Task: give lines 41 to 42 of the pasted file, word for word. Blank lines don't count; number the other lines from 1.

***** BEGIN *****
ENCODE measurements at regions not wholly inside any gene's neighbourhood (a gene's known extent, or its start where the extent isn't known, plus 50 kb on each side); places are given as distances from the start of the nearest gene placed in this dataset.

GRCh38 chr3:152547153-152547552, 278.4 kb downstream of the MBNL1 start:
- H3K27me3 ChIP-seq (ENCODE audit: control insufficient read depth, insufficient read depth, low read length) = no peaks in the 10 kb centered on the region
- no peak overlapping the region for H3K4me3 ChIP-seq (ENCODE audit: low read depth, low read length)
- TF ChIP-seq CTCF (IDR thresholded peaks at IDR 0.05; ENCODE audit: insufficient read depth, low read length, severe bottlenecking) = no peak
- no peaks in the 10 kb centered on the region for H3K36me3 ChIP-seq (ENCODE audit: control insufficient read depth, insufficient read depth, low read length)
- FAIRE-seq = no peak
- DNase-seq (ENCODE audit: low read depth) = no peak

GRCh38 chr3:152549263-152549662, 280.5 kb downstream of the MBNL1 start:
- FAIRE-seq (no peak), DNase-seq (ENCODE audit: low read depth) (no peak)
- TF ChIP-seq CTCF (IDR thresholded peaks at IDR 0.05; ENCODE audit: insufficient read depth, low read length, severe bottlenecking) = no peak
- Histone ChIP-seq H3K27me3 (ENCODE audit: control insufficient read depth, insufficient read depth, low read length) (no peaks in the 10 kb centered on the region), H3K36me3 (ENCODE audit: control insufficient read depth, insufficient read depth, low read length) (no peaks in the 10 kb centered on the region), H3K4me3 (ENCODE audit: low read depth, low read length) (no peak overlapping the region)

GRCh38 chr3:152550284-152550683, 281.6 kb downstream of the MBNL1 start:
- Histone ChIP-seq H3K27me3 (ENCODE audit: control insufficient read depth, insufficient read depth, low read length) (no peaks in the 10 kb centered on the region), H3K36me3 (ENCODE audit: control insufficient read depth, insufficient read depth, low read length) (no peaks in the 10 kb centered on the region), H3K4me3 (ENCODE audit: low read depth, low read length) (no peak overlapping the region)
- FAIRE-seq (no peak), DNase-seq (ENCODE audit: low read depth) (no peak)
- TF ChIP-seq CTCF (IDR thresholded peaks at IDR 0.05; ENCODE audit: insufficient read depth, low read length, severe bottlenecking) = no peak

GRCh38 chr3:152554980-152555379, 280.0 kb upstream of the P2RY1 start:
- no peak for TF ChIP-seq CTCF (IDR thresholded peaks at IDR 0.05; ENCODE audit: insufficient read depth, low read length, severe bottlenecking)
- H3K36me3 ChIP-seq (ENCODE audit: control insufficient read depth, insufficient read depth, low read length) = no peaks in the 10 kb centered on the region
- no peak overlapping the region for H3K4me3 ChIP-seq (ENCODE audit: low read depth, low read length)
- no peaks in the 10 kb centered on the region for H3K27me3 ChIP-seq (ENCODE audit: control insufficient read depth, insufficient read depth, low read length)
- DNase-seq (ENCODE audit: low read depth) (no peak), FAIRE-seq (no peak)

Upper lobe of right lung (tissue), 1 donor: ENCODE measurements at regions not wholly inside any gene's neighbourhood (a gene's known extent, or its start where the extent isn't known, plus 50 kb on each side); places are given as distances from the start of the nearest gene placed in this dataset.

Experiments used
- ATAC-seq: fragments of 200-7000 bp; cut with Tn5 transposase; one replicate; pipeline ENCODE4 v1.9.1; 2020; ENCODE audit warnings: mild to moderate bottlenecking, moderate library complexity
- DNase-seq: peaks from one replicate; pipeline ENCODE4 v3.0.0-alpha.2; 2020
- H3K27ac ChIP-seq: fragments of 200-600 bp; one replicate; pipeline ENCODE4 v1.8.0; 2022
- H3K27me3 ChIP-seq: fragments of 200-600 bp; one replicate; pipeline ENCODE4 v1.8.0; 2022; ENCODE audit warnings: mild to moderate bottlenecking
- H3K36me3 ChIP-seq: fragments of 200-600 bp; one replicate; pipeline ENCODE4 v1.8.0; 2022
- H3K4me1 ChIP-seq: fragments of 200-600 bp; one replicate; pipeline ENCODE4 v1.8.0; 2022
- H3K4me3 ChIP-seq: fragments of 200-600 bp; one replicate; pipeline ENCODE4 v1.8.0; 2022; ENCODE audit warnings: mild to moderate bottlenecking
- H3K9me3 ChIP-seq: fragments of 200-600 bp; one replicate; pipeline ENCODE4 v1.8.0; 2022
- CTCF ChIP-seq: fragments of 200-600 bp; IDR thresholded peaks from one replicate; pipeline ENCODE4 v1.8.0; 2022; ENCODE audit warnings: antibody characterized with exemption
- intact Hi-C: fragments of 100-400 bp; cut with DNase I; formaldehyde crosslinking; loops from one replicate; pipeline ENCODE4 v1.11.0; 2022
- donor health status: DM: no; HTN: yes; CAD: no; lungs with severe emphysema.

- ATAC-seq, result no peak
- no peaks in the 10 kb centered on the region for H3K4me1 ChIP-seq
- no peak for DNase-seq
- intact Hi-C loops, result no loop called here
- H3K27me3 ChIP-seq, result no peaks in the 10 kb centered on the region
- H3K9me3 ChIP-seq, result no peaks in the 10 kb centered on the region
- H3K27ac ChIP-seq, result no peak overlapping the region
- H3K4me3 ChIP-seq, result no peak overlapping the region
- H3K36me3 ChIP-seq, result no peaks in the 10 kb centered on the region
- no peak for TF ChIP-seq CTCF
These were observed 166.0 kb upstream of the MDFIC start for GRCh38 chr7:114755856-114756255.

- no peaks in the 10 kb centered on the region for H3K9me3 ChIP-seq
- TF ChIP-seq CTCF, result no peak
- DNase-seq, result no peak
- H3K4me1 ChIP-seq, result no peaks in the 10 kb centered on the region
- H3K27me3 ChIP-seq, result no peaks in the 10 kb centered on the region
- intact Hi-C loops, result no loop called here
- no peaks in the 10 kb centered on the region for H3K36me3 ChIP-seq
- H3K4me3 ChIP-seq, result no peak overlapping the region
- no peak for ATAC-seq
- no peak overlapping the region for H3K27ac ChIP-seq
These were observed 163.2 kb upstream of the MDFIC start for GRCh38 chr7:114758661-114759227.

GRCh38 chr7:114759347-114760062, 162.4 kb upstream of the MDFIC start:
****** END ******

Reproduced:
- H3K9me3 ChIP-seq, result no peaks in the 10 kb centered on the region
- H3K27ac ChIP-seq, result no peak overlapping the region